When Dryden came into the world he found poetry in a very imperfect state; its numbers were unpolithed, its cadences rough, and there was nothing of harmony or mellifluence to give it a graceful How. In this harsh, unmufical situation Dryden found it, (for the refinements of Waller. were but puerile and unfubftantial :) he polithed the rough diainond, he taught it to shine, and connected beauty, elegance, and strength, in all his poetical coinpolitions. Though Dryden thus polished our English numbers, and thus harmonized versification, it cannot be laid that he carried his art to perfection. Much was yet left undone ; his lines, with all their smoothneis, were often rambling, and expletives were frequently introduced to complete his meatures. It is apparent, therefore, that an additional harmony might Itill be given to our numbers, and that cadences were yet capable of a more musical modulation. To effect this purpoté Mr. Pope arose, who with an ear elegantly delicate, and the advantage of the finest genius, so harmonized the English numbers, as to make them completely musical. His numbers are likewile lo minutely correct, that it would be difficult to conceive how any of his lines can be altered to advantage. He has created a kind of mechanical versification; every line is alike; and though they are sweetly mufical, they want diverlity; for he has not studied so great a variety of paules, and where the accents may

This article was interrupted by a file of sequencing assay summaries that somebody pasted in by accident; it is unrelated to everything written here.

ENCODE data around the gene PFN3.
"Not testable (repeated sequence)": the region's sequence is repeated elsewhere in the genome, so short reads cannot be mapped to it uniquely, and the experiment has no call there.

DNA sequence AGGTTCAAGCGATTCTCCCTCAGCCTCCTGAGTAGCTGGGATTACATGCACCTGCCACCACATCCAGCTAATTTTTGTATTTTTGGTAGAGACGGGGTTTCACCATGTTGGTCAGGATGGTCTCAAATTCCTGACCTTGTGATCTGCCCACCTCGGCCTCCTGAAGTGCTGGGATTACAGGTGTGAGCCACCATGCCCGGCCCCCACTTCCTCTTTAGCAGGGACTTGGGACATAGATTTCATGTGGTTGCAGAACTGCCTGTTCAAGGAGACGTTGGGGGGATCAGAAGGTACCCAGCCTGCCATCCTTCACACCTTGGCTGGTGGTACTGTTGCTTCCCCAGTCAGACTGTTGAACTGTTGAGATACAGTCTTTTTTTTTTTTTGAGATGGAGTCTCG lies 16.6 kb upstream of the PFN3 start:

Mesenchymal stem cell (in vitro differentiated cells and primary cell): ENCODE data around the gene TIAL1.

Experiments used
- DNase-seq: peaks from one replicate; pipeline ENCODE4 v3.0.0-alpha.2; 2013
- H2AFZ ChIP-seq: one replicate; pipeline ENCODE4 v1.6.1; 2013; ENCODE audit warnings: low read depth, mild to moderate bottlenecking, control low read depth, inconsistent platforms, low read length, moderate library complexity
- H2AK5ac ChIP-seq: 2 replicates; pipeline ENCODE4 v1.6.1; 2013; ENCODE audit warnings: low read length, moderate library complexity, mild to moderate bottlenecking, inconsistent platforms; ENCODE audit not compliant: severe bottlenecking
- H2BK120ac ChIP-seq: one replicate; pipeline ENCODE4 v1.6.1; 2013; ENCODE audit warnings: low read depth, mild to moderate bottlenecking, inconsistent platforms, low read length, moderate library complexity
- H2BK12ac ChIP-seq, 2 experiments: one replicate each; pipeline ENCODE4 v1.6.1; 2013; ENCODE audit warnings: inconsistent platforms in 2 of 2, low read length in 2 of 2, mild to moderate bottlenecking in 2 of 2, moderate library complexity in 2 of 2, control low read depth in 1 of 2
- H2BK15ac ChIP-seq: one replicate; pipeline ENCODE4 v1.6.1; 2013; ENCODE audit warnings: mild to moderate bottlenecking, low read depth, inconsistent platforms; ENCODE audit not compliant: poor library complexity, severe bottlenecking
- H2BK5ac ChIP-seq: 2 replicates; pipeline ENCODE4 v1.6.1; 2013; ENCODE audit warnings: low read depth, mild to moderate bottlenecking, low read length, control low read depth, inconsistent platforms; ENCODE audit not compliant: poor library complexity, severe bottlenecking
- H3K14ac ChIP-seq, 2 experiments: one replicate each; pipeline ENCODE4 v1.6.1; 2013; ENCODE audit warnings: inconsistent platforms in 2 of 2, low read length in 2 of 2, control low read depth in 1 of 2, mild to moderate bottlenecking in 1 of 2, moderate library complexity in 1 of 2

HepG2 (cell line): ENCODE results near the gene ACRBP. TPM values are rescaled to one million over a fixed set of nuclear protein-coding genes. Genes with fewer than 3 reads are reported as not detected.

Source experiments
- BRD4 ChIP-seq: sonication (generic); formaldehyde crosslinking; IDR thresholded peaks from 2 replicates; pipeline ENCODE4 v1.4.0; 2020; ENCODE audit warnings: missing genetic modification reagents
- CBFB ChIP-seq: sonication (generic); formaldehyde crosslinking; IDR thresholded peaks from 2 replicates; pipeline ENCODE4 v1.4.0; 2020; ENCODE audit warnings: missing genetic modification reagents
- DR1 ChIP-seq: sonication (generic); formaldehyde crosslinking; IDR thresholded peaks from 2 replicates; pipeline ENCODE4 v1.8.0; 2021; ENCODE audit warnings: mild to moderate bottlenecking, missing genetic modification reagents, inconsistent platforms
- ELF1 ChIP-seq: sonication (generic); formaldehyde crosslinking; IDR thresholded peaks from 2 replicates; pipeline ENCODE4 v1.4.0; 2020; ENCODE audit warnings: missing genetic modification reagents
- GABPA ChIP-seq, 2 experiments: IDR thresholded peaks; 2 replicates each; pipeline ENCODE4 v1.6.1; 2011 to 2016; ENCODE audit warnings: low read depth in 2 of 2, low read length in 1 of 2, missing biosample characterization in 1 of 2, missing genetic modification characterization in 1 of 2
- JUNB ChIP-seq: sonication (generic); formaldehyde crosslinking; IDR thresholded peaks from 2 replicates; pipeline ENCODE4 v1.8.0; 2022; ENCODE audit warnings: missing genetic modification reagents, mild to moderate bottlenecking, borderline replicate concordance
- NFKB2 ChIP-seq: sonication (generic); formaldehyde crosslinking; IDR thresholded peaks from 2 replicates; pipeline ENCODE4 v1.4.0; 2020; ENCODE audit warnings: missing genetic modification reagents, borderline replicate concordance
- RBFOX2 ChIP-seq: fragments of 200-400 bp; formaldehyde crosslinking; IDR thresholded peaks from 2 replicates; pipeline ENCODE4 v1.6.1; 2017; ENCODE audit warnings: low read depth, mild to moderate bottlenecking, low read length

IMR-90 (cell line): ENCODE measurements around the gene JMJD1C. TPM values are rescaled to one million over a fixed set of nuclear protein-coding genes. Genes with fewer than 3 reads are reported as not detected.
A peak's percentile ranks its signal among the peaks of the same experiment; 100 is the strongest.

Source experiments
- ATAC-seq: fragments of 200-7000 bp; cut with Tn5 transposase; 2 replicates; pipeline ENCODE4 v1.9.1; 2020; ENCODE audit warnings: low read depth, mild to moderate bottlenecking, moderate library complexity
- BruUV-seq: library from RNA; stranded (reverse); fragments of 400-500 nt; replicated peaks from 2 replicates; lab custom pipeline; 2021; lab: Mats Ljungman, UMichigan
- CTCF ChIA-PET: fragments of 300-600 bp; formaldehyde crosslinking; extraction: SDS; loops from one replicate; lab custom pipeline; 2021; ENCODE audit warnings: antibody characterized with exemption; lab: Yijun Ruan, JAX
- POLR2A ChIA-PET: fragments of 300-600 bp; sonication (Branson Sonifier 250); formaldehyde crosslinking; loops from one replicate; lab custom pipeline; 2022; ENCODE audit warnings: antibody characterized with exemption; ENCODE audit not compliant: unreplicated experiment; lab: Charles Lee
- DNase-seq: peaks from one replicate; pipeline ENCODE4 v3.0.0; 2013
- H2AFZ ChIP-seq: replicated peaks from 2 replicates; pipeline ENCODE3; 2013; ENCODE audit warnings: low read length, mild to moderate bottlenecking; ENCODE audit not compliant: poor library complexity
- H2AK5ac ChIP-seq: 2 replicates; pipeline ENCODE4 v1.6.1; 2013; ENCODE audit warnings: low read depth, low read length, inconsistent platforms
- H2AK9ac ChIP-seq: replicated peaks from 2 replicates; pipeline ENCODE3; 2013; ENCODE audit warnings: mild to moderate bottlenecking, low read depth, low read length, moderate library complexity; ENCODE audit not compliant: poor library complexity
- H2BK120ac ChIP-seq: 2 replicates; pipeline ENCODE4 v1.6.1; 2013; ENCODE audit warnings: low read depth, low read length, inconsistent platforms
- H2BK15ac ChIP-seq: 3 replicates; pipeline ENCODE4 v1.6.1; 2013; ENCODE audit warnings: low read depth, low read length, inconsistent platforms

be laid gracefully. The itructure of his verse is the best, and a line of his is more musical than any other line can be made by placing the accents elsewhere ; but we are not quite certain whether the ear is not apt to be soon cloyed with this uniformity of elegance, this sameness of harmony. It mult be acknowledged, however, that he has much improved upon Dryden in the article of vertification, and in that part is greatly his fuperior. But though this muit be acknowledged, perhaps it will not neceffarily follow that his genius was, therefore, fuperior.
The grand characteristic of a poet is his invention, the furest distinction of a great genius.